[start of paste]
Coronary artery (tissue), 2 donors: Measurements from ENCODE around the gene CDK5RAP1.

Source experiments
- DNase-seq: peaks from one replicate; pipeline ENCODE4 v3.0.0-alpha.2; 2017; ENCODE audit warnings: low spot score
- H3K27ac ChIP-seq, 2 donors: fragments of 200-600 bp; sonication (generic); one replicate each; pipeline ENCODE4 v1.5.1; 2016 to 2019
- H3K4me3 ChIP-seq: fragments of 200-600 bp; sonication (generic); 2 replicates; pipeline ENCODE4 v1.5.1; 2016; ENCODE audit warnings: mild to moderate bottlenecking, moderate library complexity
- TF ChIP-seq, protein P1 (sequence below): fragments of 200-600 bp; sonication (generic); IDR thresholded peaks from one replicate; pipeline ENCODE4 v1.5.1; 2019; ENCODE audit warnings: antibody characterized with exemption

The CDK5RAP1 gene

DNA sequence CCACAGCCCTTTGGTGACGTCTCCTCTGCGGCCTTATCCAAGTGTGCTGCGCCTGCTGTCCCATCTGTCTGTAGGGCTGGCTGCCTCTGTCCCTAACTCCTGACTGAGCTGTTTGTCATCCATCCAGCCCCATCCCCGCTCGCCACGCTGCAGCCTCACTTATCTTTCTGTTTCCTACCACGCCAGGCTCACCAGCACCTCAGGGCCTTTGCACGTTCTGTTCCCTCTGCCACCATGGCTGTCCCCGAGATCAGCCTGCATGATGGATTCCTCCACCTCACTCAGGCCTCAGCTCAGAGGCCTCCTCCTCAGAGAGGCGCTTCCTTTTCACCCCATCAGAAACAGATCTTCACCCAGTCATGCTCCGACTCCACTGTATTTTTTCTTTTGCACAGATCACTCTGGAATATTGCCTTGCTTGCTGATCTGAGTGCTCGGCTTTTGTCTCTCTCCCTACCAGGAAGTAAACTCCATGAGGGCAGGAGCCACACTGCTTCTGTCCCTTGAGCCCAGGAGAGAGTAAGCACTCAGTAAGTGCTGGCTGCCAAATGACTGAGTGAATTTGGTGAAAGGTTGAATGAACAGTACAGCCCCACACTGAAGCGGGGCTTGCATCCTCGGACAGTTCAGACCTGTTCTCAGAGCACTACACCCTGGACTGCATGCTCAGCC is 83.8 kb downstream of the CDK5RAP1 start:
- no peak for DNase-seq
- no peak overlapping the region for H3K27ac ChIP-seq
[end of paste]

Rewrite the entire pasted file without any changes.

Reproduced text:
Coronary artery (tissue), 2 donors: Measurements from ENCODE around the gene CDK5RAP1.

Source experiments
- DNase-seq: peaks from one replicate; pipeline ENCODE4 v3.0.0-alpha.2; 2017; ENCODE audit warnings: low spot score
- H3K27ac ChIP-seq, 2 donors: fragments of 200-600 bp; sonication (generic); one replicate each; pipeline ENCODE4 v1.5.1; 2016 to 2019
- H3K4me3 ChIP-seq: fragments of 200-600 bp; sonication (generic); 2 replicates; pipeline ENCODE4 v1.5.1; 2016; ENCODE audit warnings: mild to moderate bottlenecking, moderate library complexity
- TF ChIP-seq, protein P1 (sequence below): fragments of 200-600 bp; sonication (generic); IDR thresholded peaks from one replicate; pipeline ENCODE4 v1.5.1; 2019; ENCODE audit warnings: antibody characterized with exemption

The CDK5RAP1 gene

DNA sequence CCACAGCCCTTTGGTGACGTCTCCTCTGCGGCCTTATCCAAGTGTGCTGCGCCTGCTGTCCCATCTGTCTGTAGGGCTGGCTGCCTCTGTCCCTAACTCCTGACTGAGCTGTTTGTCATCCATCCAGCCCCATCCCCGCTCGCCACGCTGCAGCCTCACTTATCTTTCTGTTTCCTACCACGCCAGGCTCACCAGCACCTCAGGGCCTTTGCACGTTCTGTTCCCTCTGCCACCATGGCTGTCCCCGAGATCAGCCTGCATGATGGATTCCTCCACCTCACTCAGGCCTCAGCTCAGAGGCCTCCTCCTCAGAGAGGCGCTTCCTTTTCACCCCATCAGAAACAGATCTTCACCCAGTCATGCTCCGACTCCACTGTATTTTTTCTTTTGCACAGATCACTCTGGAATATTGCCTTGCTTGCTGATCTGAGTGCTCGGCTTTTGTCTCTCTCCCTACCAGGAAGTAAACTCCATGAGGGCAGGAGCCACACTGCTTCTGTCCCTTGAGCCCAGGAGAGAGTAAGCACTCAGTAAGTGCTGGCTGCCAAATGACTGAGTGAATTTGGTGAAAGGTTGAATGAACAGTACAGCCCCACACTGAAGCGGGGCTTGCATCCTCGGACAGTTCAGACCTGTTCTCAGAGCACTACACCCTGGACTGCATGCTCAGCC is 83.8 kb downstream of the CDK5RAP1 start:
- no peak for DNase-seq
- no peak overlapping the region for H3K27ac ChIP-seq